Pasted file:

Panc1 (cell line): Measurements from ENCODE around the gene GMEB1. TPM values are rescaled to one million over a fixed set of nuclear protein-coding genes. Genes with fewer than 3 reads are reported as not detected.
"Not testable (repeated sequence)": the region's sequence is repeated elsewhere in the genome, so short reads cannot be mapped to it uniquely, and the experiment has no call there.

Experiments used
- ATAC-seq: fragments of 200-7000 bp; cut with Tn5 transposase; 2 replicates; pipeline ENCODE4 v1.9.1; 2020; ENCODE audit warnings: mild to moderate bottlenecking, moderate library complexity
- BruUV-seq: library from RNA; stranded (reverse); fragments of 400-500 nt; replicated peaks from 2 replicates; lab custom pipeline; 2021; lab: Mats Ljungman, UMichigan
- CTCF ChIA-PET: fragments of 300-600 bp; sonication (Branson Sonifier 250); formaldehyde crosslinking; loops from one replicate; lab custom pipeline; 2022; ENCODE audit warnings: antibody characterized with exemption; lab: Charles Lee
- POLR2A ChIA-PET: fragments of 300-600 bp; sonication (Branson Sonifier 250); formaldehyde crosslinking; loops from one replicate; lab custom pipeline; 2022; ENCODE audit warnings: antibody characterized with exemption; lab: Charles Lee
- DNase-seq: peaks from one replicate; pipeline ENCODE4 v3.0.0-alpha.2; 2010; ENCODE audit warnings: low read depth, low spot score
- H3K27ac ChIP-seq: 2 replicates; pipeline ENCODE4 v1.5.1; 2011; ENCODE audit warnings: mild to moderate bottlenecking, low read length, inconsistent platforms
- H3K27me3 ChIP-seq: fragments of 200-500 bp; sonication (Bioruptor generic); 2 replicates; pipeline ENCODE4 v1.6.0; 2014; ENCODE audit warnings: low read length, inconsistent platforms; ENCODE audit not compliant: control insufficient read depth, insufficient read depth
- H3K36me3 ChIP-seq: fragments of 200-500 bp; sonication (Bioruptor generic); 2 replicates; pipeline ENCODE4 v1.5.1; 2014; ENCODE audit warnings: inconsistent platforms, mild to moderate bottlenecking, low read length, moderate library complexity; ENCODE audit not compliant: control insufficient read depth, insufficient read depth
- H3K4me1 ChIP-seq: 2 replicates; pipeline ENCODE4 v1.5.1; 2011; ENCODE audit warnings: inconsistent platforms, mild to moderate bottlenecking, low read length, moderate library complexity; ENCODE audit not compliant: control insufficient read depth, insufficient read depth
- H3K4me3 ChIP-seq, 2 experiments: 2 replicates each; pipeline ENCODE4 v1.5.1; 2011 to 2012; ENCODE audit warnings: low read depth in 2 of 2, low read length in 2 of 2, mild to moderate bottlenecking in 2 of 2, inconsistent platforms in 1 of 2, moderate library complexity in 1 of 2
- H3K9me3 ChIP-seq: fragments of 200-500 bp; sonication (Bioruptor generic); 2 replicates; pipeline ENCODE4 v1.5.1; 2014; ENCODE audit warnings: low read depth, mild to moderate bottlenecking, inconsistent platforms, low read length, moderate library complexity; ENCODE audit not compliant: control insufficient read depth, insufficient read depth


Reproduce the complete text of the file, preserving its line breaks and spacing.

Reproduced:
Panc1 (cell line): Measurements from ENCODE around the gene GMEB1. TPM values are rescaled to one million over a fixed set of nuclear protein-coding genes. Genes with fewer than 3 reads are reported as not detected.
"Not testable (repeated sequence)": the region's sequence is repeated elsewhere in the genome, so short reads cannot be mapped to it uniquely, and the experiment has no call there.

Experiments used
- ATAC-seq: fragments of 200-7000 bp; cut with Tn5 transposase; 2 replicates; pipeline ENCODE4 v1.9.1; 2020; ENCODE audit warnings: mild to moderate bottlenecking, moderate library complexity
- BruUV-seq: library from RNA; stranded (reverse); fragments of 400-500 nt; replicated peaks from 2 replicates; lab custom pipeline; 2021; lab: Mats Ljungman, UMichigan
- CTCF ChIA-PET: fragments of 300-600 bp; sonication (Branson Sonifier 250); formaldehyde crosslinking; loops from one replicate; lab custom pipeline; 2022; ENCODE audit warnings: antibody characterized with exemption; lab: Charles Lee
- POLR2A ChIA-PET: fragments of 300-600 bp; sonication (Branson Sonifier 250); formaldehyde crosslinking; loops from one replicate; lab custom pipeline; 2022; ENCODE audit warnings: antibody characterized with exemption; lab: Charles Lee
- DNase-seq: peaks from one replicate; pipeline ENCODE4 v3.0.0-alpha.2; 2010; ENCODE audit warnings: low read depth, low spot score
- H3K27ac ChIP-seq: 2 replicates; pipeline ENCODE4 v1.5.1; 2011; ENCODE audit warnings: mild to moderate bottlenecking, low read length, inconsistent platforms
- H3K27me3 ChIP-seq: fragments of 200-500 bp; sonication (Bioruptor generic); 2 replicates; pipeline ENCODE4 v1.6.0; 2014; ENCODE audit warnings: low read length, inconsistent platforms; ENCODE audit not compliant: control insufficient read depth, insufficient read depth
- H3K36me3 ChIP-seq: fragments of 200-500 bp; sonication (Bioruptor generic); 2 replicates; pipeline ENCODE4 v1.5.1; 2014; ENCODE audit warnings: inconsistent platforms, mild to moderate bottlenecking, low read length, moderate library complexity; ENCODE audit not compliant: control insufficient read depth, insufficient read depth
- H3K4me1 ChIP-seq: 2 replicates; pipeline ENCODE4 v1.5.1; 2011; ENCODE audit warnings: inconsistent platforms, mild to moderate bottlenecking, low read length, moderate library complexity; ENCODE audit not compliant: control insufficient read depth, insufficient read depth
- H3K4me3 ChIP-seq, 2 experiments: 2 replicates each; pipeline ENCODE4 v1.5.1; 2011 to 2012; ENCODE audit warnings: low read depth in 2 of 2, low read length in 2 of 2, mild to moderate bottlenecking in 2 of 2, inconsistent platforms in 1 of 2, moderate library complexity in 1 of 2
- H3K9me3 ChIP-seq: fragments of 200-500 bp; sonication (Bioruptor generic); 2 replicates; pipeline ENCODE4 v1.5.1; 2014; ENCODE audit warnings: low read depth, mild to moderate bottlenecking, inconsistent platforms, low read length, moderate library complexity; ENCODE audit not compliant: control insufficient read depth, insufficient read depth